Last week Parul Sehgal’s review of Jenny Offill’s novel, Weather (2020) appeared in the The New York Times: “How to Write Fiction When the Planet is Falling Apart.” (Thanks, Christian and Michele! Who individually sent me this because they knew I would like it.) Sehgal writes:

‘In her new novel, “Weather,” Offill applies her instruments — the fragment, the odd fact, her deep banks of knowledge on mysticism and natural history — to a broader canvas. The stakes are the survival not of a marriage but of the planet itself. “The question I was thinking about in this book,” she told me, “was, Can you still just tend your own garden once you know about the fire outside its walls?”’

And, further in:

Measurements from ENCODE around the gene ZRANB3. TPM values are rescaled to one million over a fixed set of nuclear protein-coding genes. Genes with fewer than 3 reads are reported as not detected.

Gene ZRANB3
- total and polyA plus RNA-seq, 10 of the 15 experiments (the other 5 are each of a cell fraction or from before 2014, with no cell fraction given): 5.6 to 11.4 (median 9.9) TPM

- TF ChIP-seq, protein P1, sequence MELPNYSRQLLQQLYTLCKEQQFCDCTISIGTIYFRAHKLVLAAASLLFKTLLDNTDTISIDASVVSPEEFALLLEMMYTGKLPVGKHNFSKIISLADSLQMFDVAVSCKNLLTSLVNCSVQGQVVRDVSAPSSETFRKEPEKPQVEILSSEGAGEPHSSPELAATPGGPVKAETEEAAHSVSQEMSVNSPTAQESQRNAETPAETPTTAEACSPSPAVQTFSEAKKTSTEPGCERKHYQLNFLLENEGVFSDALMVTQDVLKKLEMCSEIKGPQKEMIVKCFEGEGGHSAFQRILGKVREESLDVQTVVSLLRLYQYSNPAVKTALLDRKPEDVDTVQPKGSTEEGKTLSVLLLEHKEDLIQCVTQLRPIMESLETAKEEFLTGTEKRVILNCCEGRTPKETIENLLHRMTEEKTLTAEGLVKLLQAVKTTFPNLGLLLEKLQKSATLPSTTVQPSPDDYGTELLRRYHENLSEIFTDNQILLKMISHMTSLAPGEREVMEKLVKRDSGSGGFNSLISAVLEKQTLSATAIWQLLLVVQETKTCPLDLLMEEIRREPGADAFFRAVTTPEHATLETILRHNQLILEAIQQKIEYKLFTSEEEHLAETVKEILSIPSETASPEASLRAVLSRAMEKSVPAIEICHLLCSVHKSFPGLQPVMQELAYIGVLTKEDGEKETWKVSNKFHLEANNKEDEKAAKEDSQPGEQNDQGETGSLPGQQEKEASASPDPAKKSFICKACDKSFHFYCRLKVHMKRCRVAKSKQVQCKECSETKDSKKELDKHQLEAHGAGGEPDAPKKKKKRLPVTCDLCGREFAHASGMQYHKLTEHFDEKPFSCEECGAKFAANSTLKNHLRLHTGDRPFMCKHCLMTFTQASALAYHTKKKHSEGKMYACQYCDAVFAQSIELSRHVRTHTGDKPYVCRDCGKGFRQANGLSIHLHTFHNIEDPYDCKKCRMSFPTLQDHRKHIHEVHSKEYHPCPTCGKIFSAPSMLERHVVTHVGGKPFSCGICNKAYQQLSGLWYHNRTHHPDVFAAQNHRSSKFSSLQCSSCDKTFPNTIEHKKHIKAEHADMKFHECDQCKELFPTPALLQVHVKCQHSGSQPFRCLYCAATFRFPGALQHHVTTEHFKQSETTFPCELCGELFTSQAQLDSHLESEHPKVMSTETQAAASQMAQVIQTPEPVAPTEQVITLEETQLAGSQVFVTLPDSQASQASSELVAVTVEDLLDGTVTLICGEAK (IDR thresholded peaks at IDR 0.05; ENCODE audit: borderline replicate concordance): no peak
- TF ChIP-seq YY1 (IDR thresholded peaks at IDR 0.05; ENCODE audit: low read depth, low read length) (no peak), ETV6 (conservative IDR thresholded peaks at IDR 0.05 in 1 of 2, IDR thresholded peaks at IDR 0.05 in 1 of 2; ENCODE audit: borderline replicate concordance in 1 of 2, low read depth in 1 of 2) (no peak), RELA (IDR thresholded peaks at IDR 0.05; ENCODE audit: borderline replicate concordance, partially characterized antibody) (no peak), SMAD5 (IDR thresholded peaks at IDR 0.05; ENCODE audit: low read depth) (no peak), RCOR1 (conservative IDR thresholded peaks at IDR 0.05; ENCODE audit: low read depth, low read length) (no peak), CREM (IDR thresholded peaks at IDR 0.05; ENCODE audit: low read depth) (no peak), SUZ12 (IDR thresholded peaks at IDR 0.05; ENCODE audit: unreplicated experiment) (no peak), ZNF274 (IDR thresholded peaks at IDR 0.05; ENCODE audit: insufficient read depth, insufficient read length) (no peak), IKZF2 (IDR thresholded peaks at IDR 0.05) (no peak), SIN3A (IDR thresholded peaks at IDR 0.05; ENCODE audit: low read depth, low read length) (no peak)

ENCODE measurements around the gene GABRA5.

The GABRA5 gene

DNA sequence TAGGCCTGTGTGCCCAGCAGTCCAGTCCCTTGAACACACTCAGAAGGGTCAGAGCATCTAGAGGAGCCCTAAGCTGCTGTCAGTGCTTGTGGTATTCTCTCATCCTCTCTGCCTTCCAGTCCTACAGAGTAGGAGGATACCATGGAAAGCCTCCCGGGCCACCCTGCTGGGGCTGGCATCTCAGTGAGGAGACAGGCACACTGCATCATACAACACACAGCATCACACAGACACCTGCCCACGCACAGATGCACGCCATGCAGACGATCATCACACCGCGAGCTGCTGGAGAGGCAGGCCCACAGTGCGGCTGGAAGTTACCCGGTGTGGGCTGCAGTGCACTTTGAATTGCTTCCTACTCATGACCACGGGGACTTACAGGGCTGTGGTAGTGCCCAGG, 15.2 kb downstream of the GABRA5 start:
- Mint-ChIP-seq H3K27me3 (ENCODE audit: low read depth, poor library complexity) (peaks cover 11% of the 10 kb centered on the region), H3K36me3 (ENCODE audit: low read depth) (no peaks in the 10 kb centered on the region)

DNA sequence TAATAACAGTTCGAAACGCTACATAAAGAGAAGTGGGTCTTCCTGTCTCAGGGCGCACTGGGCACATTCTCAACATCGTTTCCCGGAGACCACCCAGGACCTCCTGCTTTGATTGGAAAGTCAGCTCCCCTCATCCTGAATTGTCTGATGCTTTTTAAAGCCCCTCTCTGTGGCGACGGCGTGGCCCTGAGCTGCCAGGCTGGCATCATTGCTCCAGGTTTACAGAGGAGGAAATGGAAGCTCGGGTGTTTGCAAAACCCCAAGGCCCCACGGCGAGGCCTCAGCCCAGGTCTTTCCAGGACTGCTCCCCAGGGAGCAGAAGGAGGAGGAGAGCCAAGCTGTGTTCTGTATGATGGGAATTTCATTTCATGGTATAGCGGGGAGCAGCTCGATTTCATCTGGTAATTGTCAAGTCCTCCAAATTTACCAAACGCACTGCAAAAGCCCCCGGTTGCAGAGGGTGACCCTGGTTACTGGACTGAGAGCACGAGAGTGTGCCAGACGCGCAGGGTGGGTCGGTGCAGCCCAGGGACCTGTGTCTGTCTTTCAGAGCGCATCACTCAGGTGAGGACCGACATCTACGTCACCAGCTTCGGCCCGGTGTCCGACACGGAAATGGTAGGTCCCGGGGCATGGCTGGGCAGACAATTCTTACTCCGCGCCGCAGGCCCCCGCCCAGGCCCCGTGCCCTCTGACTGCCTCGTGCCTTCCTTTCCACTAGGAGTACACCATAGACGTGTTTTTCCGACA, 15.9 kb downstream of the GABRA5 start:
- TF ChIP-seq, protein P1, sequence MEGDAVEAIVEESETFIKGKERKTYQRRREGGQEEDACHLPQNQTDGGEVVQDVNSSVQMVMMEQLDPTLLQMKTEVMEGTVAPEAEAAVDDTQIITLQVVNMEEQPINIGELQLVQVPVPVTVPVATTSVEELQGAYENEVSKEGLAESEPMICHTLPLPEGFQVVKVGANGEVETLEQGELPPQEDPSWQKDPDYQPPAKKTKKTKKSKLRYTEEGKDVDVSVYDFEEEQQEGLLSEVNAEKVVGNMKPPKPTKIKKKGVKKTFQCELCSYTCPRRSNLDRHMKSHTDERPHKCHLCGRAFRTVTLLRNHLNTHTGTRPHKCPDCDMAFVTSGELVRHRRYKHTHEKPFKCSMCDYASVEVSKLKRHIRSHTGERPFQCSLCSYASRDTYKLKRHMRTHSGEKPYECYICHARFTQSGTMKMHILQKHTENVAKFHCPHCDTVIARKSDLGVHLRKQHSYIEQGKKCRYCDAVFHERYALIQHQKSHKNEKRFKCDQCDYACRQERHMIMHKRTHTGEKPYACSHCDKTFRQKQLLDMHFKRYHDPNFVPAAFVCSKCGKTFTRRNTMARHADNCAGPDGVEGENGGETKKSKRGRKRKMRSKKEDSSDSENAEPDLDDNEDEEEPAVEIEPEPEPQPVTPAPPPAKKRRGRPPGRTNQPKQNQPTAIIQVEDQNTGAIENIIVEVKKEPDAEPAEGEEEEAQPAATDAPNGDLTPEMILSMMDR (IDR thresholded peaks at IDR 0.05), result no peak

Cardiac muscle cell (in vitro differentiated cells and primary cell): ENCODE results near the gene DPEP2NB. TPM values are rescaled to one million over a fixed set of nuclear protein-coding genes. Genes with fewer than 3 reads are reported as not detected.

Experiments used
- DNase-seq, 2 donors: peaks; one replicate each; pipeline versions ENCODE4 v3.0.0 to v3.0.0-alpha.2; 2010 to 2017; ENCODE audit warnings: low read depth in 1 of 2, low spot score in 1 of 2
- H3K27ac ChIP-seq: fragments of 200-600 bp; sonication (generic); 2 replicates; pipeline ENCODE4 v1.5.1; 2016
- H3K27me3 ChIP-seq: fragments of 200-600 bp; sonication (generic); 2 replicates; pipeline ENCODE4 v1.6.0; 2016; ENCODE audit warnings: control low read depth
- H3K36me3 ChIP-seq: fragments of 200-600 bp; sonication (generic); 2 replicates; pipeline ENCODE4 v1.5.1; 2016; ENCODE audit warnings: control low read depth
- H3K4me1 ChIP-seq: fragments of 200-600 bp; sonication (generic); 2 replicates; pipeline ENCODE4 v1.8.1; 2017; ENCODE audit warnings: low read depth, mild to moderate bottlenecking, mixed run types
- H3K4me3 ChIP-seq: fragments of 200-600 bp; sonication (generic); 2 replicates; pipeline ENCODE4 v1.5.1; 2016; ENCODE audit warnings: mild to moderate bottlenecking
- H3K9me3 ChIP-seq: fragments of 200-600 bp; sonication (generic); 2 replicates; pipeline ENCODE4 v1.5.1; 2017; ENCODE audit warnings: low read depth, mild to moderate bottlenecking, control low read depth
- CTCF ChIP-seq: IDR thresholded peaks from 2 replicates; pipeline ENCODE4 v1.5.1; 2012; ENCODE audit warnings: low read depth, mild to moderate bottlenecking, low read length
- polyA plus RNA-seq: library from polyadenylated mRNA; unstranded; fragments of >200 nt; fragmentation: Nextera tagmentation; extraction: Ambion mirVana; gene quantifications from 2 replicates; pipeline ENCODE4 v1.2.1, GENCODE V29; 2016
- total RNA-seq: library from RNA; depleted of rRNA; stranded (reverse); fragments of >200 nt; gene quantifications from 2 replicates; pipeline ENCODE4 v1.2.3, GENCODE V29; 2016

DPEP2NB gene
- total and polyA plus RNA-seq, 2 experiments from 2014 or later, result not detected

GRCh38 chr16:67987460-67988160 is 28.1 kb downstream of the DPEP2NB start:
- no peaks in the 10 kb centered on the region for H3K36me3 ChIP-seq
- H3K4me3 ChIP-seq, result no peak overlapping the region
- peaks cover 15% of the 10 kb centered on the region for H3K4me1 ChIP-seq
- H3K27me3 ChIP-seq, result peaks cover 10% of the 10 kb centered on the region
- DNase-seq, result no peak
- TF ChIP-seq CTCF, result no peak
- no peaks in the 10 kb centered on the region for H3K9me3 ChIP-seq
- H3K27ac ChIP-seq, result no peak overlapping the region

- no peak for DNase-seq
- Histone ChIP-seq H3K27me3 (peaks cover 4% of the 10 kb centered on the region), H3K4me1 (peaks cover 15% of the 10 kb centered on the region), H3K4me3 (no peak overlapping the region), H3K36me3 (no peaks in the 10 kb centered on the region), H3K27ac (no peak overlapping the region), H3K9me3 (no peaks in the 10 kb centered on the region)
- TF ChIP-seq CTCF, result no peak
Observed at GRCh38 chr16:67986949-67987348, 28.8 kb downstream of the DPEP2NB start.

‘These might be familiar stories of family life, but now imagine them told in shards, the plot edging forward in jokes, quotes, Zen koans. The fragment is an old form, perhaps even our native form — don’t we speak to ourselves in curt directives, experience memory as clusters of language? In Offill’s hands, however, the form becomes something new, not a way of communicating estrangement or the scroll of a social media feed but a method of distilling experience into its brightest, most blazing forms — atoms of intense feeling. I read somewhere that clouds could be called floating lakes. That is what these fragments feel like: teeming worlds suspended in white space, entire novels condensed into paragraphs… The domestic and intellectual meet on the same plain in her work; the swirl of hair on the back of a baby’s head is as worthy a subject of contemplation as one of Wittgenstein’s aphorisms.’